The biggest surprise from the shooting of Harry Worthington was Dick Cheney’s announcement that he is entitled to declassify national security secrets. Such declassifications raise the question of whether the president and vice president possess unlimited discretion to manipulate the information Americans receive. And if Cheney does not actually possess the new prerogative he claims, he could risk impeachment if he invokes this power as a shield in the trial of his former chief of staff.
Near the end of the softball interview on the Worthington shooting, Brit Hume asked Cheney: “Is it your view that a vice president has the authority to declassify information?”
- CHENEY: There is an executive order to that effect.
- Q: There is?
- CHENEY: Yes.
- Q: Have you done it?
- CHENEY: Well, I’ve certainly advocated declassification and participated in declassification decisions. The executive order—
- Q: You ever done it unilaterally?
- CHENEY: I don’t want to get into that. There is an executive order that specifies who has classification authority, and obviously focuses first and foremost on the President, but also includes the Vice President.
Hume had asked Cheney about the upcoming trial of Scooter Libby. Cheney replied, “It’s nothing I can talk about. … I may well be called as a witness at some point in the case. And it’s, therefore, inappropriate for me to comment …”
Cheney may have uncorked this surprise in response to the revelation in court papers the week before that Libby had “testified that he was authorized to disclose information about the NIE [National Intelligence Estimate on Iraq] to the press by his superiors.” This NIE contained the soul of the allegations about Iraqi WMD that the Bush team invoked to justify attacking Saddam. At the time Libby leaked the information to journalists, the report had not been declassified. There is no evidence that Libby was taking orders from the secretary of agriculture or even the postmaster general, so “superiors” means Dick Cheney. (Cheney has never been accused of a laissez-faire management style.)
Cheney claims he is authorized to disclose secrets because of Executive Order 13292, issued by Bush just after the invasion of Iraq. This order amends an executive order issued by President Clinton in 1995 governing national-security information. Bush’s executive order greatly increased the prerogative of the vice president to lock away information from public view. It was largely ignored at the time because most of the American media were embedded, at home and abroad, in the glorious race to Baghdad.
But, though Bush did greatly expand Cheney’s prerogative to classify information, there was nothing in the executive order that specified that the vice president can declassify secrets on his whim. As Steve Clemons of the New America Foundation observed, “the rules and processes for classifying national security information are completely different than declassifying information.” The agency that classifies information presumptively has jurisdiction over declassifications. Eugene Fidell, a Washington lawyer, told NPR, “You have to ask who the original classification authority is. And under the executive order that Mr. Bush issued, the declassification authority is either the official who originally classified or the successor in office of that official or a supervisory official of either one.”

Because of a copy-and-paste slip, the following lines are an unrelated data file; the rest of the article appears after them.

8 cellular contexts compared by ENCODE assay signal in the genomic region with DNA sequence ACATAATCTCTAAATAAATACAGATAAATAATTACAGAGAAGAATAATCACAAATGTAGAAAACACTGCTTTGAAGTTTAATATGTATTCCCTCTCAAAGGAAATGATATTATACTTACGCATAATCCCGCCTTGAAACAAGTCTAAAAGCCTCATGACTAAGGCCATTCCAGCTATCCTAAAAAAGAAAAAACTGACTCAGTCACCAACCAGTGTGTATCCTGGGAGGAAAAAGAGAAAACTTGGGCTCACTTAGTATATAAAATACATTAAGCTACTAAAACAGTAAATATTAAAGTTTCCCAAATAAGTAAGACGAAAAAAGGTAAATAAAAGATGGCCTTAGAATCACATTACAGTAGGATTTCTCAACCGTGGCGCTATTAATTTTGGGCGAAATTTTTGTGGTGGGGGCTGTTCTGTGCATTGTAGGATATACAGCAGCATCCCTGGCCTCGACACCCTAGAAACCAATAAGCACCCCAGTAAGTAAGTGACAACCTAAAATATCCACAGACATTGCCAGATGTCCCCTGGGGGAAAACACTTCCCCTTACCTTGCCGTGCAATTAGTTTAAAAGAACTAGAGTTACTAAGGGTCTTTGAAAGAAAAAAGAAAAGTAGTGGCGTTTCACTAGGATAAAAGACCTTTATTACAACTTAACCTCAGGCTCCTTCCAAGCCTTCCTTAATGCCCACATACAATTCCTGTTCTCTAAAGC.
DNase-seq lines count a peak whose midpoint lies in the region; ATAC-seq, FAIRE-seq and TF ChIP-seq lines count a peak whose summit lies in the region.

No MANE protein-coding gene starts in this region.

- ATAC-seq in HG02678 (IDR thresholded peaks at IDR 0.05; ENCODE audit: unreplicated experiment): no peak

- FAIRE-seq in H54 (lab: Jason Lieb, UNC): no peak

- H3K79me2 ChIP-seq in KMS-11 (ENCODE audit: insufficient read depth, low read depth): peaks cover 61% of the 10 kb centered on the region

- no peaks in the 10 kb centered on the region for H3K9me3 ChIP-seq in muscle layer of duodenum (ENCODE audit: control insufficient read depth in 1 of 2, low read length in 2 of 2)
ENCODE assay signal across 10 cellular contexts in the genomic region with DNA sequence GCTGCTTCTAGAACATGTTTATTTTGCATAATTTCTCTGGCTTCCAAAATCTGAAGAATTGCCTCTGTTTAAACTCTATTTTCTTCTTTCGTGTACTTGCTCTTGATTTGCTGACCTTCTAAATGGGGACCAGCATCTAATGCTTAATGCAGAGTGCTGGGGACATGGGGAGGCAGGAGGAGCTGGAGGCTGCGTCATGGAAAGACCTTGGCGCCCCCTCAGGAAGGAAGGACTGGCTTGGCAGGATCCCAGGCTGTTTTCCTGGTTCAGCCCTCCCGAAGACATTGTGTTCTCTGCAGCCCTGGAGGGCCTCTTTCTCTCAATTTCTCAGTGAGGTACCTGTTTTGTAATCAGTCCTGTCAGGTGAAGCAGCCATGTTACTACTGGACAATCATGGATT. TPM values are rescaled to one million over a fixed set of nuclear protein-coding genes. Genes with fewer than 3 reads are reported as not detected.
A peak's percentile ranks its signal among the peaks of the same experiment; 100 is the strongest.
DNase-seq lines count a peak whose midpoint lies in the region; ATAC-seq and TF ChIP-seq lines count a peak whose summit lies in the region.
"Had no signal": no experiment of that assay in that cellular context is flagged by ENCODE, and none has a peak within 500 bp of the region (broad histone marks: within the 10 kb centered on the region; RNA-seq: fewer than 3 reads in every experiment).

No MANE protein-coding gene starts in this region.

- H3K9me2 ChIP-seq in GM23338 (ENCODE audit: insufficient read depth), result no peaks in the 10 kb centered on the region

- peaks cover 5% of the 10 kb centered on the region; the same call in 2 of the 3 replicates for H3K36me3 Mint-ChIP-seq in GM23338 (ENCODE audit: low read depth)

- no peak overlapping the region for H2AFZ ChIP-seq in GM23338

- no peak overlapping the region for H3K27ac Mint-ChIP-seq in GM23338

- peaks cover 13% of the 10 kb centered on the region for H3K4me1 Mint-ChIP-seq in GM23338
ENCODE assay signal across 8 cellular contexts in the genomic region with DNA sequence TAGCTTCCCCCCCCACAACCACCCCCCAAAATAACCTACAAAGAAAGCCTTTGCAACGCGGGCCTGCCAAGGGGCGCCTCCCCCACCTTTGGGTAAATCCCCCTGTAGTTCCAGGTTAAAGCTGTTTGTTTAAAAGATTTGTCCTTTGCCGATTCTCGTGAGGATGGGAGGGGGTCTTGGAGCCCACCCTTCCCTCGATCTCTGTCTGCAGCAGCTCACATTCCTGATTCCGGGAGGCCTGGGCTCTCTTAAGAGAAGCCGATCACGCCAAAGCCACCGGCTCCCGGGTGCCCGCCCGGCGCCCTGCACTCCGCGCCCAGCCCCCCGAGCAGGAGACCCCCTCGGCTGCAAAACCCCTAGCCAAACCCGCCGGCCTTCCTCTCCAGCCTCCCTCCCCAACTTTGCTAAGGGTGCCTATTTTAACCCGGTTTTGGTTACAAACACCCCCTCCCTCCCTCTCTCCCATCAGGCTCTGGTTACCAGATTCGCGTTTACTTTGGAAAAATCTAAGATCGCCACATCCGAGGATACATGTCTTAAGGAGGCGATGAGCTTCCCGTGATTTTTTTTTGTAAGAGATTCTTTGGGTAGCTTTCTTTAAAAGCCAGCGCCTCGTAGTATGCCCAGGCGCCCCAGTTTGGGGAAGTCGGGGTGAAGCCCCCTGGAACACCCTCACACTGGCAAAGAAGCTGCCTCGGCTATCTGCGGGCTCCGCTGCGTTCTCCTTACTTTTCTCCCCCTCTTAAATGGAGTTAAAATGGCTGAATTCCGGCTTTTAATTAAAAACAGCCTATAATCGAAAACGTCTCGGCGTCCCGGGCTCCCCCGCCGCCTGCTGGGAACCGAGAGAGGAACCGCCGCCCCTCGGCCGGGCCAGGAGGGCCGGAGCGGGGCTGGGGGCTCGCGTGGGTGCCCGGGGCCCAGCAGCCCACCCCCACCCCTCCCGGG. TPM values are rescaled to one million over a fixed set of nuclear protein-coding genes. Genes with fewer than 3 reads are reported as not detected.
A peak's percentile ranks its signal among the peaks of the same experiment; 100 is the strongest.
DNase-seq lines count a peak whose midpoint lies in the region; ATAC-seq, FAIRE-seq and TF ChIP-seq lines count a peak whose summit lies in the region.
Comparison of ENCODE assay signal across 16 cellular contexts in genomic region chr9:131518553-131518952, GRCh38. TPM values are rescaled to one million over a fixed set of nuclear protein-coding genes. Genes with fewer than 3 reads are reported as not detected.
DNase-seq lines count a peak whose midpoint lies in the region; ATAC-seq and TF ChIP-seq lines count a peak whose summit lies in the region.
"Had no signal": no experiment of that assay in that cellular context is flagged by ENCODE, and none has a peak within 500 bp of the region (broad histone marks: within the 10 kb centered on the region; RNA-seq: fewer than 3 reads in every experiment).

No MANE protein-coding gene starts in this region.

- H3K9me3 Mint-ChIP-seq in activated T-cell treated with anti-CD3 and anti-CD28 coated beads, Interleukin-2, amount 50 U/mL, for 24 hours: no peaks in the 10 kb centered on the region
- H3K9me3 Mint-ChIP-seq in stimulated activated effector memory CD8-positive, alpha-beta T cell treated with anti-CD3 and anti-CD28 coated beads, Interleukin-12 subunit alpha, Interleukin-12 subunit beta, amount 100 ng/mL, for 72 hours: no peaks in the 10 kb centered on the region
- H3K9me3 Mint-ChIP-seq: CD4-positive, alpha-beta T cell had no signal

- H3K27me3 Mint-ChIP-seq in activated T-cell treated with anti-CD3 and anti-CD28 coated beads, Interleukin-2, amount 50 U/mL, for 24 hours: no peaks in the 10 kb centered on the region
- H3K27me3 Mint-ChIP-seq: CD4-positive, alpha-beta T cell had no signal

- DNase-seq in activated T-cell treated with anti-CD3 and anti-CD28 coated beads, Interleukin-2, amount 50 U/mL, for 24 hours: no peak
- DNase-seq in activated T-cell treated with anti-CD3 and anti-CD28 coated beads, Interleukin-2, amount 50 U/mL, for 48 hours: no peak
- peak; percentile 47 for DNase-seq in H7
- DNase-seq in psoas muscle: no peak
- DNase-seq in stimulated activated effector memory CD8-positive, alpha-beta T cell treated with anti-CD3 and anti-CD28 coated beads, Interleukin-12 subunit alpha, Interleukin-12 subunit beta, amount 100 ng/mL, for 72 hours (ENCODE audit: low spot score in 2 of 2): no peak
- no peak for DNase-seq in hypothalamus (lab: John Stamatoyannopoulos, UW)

Perhaps the vice president assumes that the power to classify automatically includes the power to declassify—the same way that the president’s right to start a war naturally includes the right to make peace. But this interpretation scorns established laws and procedures. Attorney Mark Levey observed, “Cheney would have first had to request that George Tenet authorize Agency declassification. There is no record that such permission was ever sought or obtained.” Levey concluded that Cheney violated the law by authorizing the disclosure of confidential information: “There is no murky presidential delegation of powers, as has been suggested by some, that might change that fact.”
Also, there is a specific federal law—enacted at the behest of George H.W. Bush—that makes it a crime to disclose the name of an undercover CIA agent. Because an executive order cannot overturn a law of the land, Order 13292 can provide no safe harbor for either Cheney or Libby.
The “my wish is the law’s command” attitude towards disclosure and secrecy has permeated the Bush administration. From shortly after 9/11, the Bush team sought to drop an Iron Curtain around the federal government. Attorney General John Ashcroft issued a ruling severely weakening the Freedom of Information Act in October 2001. The following month, Bush issued an executive order that makes it far more difficult for the public to gain access to presidential papers. The administration took an extreme position in the confidentiality of Cheney’s Energy Task Force, and the Supreme Court swallowed the argument. Jay Leno lampooned the Bush administration’s view of separation of powers: “That means that people who don’t have any power shouldn’t be allowed to find out what the people who do have power are doing.”